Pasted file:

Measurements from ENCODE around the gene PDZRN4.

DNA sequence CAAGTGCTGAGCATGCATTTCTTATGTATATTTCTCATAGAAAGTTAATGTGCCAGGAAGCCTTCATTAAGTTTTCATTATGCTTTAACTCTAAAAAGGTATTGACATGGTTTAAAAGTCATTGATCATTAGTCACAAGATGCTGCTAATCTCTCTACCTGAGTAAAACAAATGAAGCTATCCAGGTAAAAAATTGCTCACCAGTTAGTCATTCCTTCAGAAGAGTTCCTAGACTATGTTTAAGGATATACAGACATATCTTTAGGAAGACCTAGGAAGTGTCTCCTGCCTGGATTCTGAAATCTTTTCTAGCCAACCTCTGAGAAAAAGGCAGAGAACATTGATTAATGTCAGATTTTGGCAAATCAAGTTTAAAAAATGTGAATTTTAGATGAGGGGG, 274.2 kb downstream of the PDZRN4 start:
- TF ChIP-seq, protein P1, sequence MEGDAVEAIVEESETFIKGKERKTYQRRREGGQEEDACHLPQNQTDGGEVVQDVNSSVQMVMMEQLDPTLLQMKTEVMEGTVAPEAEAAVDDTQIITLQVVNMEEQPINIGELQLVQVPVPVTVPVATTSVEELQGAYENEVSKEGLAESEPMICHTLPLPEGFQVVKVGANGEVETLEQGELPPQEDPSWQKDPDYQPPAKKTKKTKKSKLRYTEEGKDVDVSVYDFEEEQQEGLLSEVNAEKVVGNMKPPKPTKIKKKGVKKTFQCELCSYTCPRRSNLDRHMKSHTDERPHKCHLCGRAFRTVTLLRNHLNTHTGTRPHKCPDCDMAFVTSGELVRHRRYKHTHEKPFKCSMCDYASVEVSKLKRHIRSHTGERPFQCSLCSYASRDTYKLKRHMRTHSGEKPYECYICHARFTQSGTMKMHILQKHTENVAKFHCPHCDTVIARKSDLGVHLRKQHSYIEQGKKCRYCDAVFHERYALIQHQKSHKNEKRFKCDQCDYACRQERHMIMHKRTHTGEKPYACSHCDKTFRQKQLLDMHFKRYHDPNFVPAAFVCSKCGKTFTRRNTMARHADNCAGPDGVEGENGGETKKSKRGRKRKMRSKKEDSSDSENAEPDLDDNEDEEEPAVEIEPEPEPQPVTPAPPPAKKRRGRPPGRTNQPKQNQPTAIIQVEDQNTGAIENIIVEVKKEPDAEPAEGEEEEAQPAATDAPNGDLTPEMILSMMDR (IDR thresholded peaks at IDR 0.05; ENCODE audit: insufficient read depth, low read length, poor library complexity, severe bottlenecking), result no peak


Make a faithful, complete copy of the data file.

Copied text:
Measurements from ENCODE around the gene PDZRN4.

DNA sequence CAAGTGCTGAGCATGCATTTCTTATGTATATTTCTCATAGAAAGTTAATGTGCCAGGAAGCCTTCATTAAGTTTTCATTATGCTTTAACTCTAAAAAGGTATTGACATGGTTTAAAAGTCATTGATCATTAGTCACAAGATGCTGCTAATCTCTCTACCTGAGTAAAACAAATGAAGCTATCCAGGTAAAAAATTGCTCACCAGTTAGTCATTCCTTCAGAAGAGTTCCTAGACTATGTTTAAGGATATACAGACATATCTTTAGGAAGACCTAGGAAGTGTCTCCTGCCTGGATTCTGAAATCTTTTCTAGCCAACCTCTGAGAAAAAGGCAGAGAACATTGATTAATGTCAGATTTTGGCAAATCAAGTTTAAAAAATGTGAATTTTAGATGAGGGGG, 274.2 kb downstream of the PDZRN4 start:
- TF ChIP-seq, protein P1, sequence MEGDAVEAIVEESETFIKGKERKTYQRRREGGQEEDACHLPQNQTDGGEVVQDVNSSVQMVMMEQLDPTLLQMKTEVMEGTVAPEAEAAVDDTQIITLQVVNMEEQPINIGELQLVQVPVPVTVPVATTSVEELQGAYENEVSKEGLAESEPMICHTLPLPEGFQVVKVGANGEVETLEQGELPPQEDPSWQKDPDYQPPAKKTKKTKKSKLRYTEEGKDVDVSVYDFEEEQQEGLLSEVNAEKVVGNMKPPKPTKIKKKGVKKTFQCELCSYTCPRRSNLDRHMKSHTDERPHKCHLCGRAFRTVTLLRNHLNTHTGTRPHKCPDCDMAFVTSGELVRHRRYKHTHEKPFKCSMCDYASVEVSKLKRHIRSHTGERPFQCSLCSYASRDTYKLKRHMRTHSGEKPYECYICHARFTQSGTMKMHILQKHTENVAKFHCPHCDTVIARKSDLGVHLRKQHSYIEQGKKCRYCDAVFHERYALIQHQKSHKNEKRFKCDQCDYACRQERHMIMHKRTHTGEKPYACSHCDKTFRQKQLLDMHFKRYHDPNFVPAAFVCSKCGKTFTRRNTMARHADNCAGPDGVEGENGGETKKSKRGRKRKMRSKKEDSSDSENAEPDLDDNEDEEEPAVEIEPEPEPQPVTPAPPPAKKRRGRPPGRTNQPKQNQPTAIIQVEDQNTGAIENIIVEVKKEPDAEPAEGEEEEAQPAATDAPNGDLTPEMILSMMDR (IDR thresholded peaks at IDR 0.05; ENCODE audit: insufficient read depth, low read length, poor library complexity, severe bottlenecking), result no peak